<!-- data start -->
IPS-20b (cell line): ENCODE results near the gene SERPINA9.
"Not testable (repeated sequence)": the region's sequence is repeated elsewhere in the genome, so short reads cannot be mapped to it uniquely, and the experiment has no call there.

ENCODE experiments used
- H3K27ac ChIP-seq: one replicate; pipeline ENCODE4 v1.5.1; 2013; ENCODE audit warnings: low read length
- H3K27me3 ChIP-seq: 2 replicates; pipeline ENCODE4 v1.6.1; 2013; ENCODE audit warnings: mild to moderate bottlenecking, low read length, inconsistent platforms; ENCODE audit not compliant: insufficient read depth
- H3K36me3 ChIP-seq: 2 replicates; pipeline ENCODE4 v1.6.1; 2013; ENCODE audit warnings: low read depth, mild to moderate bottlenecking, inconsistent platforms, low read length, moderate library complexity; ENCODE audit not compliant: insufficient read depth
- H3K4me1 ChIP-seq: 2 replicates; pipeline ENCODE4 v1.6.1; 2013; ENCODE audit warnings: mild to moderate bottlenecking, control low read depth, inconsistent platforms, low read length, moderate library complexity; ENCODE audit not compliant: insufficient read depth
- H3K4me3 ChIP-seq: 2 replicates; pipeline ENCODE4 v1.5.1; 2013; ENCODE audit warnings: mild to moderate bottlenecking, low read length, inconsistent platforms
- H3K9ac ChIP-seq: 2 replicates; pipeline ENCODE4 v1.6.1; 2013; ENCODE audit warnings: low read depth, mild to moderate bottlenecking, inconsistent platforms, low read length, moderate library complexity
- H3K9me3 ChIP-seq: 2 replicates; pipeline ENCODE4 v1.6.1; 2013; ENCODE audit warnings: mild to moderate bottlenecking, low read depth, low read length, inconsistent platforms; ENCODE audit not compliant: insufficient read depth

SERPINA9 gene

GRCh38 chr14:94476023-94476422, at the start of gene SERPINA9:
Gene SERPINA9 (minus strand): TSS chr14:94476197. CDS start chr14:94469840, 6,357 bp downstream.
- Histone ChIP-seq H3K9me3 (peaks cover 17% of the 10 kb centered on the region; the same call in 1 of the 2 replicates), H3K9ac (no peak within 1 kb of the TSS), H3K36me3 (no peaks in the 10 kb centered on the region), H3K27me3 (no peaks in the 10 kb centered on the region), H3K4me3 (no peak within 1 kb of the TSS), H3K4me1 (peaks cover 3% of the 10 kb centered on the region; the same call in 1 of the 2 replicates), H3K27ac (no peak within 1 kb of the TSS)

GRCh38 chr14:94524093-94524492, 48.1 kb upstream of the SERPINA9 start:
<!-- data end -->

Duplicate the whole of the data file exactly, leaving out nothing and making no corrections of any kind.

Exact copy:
IPS-20b (cell line): ENCODE results near the gene SERPINA9.
"Not testable (repeated sequence)": the region's sequence is repeated elsewhere in the genome, so short reads cannot be mapped to it uniquely, and the experiment has no call there.

ENCODE experiments used
- H3K27ac ChIP-seq: one replicate; pipeline ENCODE4 v1.5.1; 2013; ENCODE audit warnings: low read length
- H3K27me3 ChIP-seq: 2 replicates; pipeline ENCODE4 v1.6.1; 2013; ENCODE audit warnings: mild to moderate bottlenecking, low read length, inconsistent platforms; ENCODE audit not compliant: insufficient read depth
- H3K36me3 ChIP-seq: 2 replicates; pipeline ENCODE4 v1.6.1; 2013; ENCODE audit warnings: low read depth, mild to moderate bottlenecking, inconsistent platforms, low read length, moderate library complexity; ENCODE audit not compliant: insufficient read depth
- H3K4me1 ChIP-seq: 2 replicates; pipeline ENCODE4 v1.6.1; 2013; ENCODE audit warnings: mild to moderate bottlenecking, control low read depth, inconsistent platforms, low read length, moderate library complexity; ENCODE audit not compliant: insufficient read depth
- H3K4me3 ChIP-seq: 2 replicates; pipeline ENCODE4 v1.5.1; 2013; ENCODE audit warnings: mild to moderate bottlenecking, low read length, inconsistent platforms
- H3K9ac ChIP-seq: 2 replicates; pipeline ENCODE4 v1.6.1; 2013; ENCODE audit warnings: low read depth, mild to moderate bottlenecking, inconsistent platforms, low read length, moderate library complexity
- H3K9me3 ChIP-seq: 2 replicates; pipeline ENCODE4 v1.6.1; 2013; ENCODE audit warnings: mild to moderate bottlenecking, low read depth, low read length, inconsistent platforms; ENCODE audit not compliant: insufficient read depth

SERPINA9 gene

GRCh38 chr14:94476023-94476422, at the start of gene SERPINA9:
Gene SERPINA9 (minus strand): TSS chr14:94476197. CDS start chr14:94469840, 6,357 bp downstream.
- Histone ChIP-seq H3K9me3 (peaks cover 17% of the 10 kb centered on the region; the same call in 1 of the 2 replicates), H3K9ac (no peak within 1 kb of the TSS), H3K36me3 (no peaks in the 10 kb centered on the region), H3K27me3 (no peaks in the 10 kb centered on the region), H3K4me3 (no peak within 1 kb of the TSS), H3K4me1 (peaks cover 3% of the 10 kb centered on the region; the same call in 1 of the 2 replicates), H3K27ac (no peak within 1 kb of the TSS)

GRCh38 chr14:94524093-94524492, 48.1 kb upstream of the SERPINA9 start: